• Road traffic crashes rank as the 9th leading cause of death and account for 2.2% of all deaths globally.
  • Road crashes are the leading cause of death among young people ages 15-29, and the second leading cause of death worldwide among young people ages 5-14.
  • Each year nearly 400,000 people under 25 die on the world’s roads, on average over 1,000 a day.
  • Over 90% of all road fatalities occur in low and middle-income countries, which have less than half of the world’s vehicles.
  • Road crashes cost USD $518 billion globally, costing individual countries from 1-2% of their annual GDP.
  • Road crashes cost low and middle-income countries USD $65 billion annually, exceeding the total amount received in developmental assistance.
  • Unless action is taken, road traffic injuries are predicted to become the fifth leading cause of death by 2030.

 

Annual United States Road Crash Statistics

  • Over 37,000 people die in road crashes each year
  • An additional 2.35 million are injured or disabled
  • Over 1,600 children under 15 years of age die each year
  • Nearly 8,000 people are killed in crashes involving drivers ages 16-20
  • Road crashes cost the U.S. $230.6 billion per year, or an average of $820 per person
  • Road crashes are the single greatest annual cause of death of healthy U.S. citizens traveling abroad

” Our blogs are for general education and information only and may not represent your unique needs. Coverage will vary. Please contact your agent to verify your specific policy terms and conditions.”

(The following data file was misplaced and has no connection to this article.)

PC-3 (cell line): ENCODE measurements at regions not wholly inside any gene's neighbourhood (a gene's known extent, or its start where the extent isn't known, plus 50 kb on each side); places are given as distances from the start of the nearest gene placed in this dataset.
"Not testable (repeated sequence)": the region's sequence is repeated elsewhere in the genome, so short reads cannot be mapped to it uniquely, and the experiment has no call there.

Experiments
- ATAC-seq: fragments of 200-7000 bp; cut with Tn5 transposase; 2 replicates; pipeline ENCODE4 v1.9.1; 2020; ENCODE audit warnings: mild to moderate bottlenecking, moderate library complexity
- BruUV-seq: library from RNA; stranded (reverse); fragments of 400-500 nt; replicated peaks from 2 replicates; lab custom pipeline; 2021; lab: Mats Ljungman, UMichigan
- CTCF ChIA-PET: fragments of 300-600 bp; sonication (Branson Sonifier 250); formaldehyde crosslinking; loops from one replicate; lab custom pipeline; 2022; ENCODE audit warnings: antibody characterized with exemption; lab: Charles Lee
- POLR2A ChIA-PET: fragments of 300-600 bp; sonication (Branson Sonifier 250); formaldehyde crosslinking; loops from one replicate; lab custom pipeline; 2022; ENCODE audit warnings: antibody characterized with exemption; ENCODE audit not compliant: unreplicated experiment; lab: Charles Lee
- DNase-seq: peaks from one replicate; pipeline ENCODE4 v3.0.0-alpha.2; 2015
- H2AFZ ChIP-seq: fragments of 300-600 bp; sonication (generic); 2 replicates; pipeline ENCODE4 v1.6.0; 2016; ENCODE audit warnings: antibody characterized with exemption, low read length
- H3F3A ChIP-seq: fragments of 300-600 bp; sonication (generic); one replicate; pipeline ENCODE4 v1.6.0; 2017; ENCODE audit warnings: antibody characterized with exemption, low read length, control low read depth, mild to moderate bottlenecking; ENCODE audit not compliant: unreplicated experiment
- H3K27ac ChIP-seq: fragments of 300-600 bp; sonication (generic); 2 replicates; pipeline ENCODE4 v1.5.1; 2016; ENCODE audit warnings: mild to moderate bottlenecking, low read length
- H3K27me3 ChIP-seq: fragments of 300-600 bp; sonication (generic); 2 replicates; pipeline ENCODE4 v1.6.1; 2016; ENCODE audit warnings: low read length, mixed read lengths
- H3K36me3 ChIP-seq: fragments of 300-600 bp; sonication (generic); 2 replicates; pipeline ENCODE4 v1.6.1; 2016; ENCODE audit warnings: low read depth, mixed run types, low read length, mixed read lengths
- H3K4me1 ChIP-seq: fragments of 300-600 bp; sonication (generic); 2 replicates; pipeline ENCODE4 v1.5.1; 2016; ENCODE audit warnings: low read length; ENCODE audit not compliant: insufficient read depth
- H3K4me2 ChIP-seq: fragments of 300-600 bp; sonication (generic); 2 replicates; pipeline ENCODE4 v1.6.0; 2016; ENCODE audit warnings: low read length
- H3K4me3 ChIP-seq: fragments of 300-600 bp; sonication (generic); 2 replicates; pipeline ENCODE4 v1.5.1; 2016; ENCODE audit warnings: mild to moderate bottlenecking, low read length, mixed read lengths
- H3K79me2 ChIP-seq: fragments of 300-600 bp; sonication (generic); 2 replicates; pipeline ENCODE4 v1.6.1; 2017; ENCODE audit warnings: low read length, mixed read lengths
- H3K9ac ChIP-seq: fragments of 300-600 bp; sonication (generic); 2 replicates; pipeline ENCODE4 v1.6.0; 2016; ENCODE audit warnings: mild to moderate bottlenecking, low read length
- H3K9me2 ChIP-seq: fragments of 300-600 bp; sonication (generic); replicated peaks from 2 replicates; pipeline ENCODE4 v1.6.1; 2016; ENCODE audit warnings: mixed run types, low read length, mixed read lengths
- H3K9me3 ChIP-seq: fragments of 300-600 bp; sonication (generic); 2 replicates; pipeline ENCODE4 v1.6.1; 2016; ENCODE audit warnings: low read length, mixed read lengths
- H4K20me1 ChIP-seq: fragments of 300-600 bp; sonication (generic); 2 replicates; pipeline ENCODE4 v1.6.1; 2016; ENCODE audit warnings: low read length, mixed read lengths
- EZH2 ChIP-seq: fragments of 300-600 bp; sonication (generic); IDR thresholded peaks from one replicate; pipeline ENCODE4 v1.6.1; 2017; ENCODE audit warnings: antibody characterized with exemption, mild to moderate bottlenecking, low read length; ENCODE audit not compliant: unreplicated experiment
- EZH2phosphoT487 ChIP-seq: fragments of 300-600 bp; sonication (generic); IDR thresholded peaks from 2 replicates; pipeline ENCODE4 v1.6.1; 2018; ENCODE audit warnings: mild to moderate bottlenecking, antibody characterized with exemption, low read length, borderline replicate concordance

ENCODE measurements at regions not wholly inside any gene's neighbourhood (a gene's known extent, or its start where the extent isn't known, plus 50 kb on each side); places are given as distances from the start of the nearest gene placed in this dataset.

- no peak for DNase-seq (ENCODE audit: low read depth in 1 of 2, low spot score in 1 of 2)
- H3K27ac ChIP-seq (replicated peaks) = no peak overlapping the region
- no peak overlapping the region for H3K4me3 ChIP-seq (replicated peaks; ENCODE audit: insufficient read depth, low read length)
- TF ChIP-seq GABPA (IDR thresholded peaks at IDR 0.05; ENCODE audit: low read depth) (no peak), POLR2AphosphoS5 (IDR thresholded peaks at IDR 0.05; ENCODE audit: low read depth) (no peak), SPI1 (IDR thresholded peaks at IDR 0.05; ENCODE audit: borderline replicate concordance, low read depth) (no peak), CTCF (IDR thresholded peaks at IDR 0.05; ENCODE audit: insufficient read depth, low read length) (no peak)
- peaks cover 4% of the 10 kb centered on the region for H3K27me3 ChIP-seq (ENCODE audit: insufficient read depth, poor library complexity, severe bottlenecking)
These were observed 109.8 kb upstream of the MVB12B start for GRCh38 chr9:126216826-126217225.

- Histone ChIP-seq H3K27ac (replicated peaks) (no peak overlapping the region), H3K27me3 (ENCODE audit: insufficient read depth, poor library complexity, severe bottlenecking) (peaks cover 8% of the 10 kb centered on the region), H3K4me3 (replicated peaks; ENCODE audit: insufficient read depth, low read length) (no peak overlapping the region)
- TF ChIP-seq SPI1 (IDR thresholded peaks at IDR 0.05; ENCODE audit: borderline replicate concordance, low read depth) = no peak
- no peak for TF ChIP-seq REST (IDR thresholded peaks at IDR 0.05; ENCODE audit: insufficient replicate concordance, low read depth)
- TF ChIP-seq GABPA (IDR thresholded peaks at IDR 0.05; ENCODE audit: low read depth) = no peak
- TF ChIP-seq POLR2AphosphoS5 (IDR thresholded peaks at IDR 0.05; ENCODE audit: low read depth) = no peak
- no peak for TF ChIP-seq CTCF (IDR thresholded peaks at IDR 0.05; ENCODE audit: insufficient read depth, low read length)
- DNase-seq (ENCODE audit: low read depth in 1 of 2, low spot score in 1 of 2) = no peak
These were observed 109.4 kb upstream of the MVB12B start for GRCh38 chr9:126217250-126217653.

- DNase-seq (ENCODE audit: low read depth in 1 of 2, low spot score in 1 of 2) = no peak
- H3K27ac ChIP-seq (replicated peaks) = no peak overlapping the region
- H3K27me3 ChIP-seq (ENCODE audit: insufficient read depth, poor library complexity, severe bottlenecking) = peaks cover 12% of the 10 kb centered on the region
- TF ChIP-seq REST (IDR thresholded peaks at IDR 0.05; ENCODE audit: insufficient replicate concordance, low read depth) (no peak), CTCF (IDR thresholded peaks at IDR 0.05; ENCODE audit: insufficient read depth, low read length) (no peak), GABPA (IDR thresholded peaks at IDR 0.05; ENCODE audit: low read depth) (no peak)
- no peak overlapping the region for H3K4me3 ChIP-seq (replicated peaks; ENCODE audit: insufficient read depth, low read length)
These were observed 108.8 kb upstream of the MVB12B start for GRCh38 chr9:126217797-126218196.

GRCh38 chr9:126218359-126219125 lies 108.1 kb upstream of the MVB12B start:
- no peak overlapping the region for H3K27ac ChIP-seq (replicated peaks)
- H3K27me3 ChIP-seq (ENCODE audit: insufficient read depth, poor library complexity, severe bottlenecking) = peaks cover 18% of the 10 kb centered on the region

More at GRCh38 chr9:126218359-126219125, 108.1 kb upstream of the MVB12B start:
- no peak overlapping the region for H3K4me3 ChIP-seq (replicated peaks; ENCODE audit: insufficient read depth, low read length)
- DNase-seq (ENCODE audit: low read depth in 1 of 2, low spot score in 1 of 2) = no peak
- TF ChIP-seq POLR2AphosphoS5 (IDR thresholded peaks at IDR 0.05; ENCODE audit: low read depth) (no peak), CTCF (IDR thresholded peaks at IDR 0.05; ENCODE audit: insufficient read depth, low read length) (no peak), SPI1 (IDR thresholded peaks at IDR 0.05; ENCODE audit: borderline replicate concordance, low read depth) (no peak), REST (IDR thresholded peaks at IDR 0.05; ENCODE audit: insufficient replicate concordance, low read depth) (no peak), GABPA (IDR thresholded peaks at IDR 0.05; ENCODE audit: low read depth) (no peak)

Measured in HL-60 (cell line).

Courtesy of ASIRT

Thanksgiving Waiver   Leave a comment

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While this is intended as fun and games you may actually have exclusions on your homeowners or renters policy that you are not aware of. Please give a call to discuss ways to properly protect yourself against Uncle Ralph when he chokes on the cranberry sauce or other possible crazy liability claims.

Click the Image above and print for everyone who will be eating at your house this Thanksgiving.

“Our blogs are for general education and information only and may not represent your unique needs. Coverages will vary. Please contact your insurance agent to verify your specific policy terms and conditions.”

Fire Pit Safety   Leave a comment